I am so happy that my hometown is our nation’s capital, Ottawa. It’s a beautiful city with lots of green space, a beautiful canal and lots to see and do. Canada is celebrating its 150th year of Confederation and there are all kind of special activities and festivities focused on this celebration. I’t an exciting year to visit and discover Ottawa. I wanted to share my list of top 7 favorite things to discover, and hope that if you are new to the city, you will consider a few of my suggestions.
1 – The Parliament Buildings. The buildings were officially opened in 1866 and are home to the federal government of our country. The original structure burned in 1916 and its replacement was designed in the Modern Gothic Revival style. Visits are free of charge, but tour tickets are required. They are available year-round on a first come first serve basis from the the tourist office at 90 Wellington Street (across from Parliament Hill).
2 – The Rideau Canal. The Rideau Canal was originally built to connect the city of Kingston to Ottawa, and has been deemed a UNESCO World Heritage Site, a National Historic Site of Canada and a Canadian Heritage River. The Canal is 202 kilometers long, and in winter, the downtown section is known as the world’s longest man made skating rink. It has been operating as a canal since it first opened in 1832. The locks are operated today much as they were back in 1832. You can take a boat tour, bike or walk and discover this very unique waterway.
3 – The National Gallery of Canada. Opened in 1988, the gallery, located on Sussex drive, a short distance away from the Parliament Buildings is one of Canada’s premier art galleries. In 2005, a sculpture of a giant spider, “Maman” created by Louise Bourgeois, was installed in the plaza in front of the Gallery. From May to September, the Gallery is opened daily, and from October to April it is closed on Mondays. Admission to the National Collection is free every Thursday from 5 to 8 pm.
4 – The Byward Market. The historic Byward Market was established by Lt-Col. John By in 1826, and is one of Canada’s oldest and largest public markets. During the warmer months, the market is a bustle of local fruit, vegetables and flower vendors offering their products. Stalls full of handcrafted and unique products offer a variety of Canadian and imported items. This is a great location with a large selection of restaurants and bars to suit almost every taste.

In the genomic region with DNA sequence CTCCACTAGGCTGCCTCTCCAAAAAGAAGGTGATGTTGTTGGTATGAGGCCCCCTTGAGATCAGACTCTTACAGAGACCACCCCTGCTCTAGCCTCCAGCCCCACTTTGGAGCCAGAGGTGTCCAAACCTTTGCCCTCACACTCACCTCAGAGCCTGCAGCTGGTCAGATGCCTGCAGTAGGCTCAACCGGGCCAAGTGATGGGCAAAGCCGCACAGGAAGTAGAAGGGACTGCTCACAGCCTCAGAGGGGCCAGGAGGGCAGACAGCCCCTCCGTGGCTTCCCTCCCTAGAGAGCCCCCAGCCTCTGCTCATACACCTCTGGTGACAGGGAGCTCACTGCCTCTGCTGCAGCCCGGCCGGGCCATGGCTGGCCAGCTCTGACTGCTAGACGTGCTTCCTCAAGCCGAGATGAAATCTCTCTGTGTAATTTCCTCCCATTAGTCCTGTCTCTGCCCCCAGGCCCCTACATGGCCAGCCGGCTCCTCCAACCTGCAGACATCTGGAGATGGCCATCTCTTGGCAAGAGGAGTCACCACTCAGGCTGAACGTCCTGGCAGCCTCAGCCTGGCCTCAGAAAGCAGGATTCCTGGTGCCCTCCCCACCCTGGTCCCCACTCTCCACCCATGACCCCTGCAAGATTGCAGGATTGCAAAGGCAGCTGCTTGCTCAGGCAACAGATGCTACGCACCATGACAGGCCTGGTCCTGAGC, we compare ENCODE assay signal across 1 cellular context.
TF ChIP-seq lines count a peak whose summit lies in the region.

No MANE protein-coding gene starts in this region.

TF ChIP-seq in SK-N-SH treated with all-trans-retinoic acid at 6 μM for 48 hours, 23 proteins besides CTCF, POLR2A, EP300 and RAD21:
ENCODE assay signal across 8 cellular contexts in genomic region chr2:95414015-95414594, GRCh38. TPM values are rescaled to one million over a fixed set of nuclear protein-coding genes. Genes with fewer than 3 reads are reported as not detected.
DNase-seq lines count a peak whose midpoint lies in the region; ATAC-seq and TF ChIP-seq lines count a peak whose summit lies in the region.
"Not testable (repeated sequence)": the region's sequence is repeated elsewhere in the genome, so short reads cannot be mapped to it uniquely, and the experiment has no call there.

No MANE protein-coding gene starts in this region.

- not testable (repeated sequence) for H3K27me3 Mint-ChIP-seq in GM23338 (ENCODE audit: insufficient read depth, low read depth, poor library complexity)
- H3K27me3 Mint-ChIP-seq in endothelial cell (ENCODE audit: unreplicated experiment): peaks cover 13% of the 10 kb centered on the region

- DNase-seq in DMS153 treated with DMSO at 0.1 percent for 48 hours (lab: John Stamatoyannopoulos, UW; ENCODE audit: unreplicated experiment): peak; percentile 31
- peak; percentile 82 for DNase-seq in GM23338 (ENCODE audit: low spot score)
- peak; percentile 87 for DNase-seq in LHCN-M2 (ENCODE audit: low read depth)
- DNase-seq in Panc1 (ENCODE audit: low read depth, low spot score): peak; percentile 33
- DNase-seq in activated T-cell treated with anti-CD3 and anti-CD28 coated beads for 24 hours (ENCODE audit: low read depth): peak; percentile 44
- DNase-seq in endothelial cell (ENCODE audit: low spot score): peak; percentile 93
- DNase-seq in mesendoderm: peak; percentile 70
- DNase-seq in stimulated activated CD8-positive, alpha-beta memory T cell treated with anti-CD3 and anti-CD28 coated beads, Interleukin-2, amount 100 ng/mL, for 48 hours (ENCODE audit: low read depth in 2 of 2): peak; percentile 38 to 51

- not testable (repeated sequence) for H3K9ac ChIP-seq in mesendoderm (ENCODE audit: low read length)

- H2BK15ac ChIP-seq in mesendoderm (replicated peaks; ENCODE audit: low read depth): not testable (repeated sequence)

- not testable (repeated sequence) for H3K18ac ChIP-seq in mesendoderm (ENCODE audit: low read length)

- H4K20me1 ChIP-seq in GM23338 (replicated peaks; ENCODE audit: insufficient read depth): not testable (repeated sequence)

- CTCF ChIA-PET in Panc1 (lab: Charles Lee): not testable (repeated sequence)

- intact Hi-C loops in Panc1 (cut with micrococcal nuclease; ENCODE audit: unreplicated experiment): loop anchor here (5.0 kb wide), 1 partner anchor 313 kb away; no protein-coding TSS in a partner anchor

5 – The Royal Canadian Mint. The Mint, located on Sussex Drive, is within walking distance to many popular Ottawa attractions including the National Gallery of Canada and the Byward Market. It was founded in 1908 and produces hand-crafted collector and commemorative coins, gold bullion coins, medals and medallions. This is where the master tooling is done to create the dies that strike coin designs for both circulation and commemorative issues. Learn how coins are made, see the Vancouver 2010 Olympic medals, and hold a solid gold bar worth more than $750,000.
6 – Notre Dame Basilica. Located across the street from the National Gallery of Canada, it is the oldest and largest church in Ottawa. It was designated a heritage property in 1978. The steeples are covered with tin, typical for French-Canadian churches. Although its exterior is modest, its interior is quite ornate. Services are held in both English and French languages.
7 – Rideau Hall. Rideau Hall, opened in 1867, is the residence of the Canadian monarch and his or her representative, the Governor General of Canada. Designated as a National Historic Site of Canada in 1977, the main building has 175 rooms. Tours are available year round.
Ottawa offers so much to visitors and residents alike. Have you traveled to Ottawa? If so, what was your favorite location?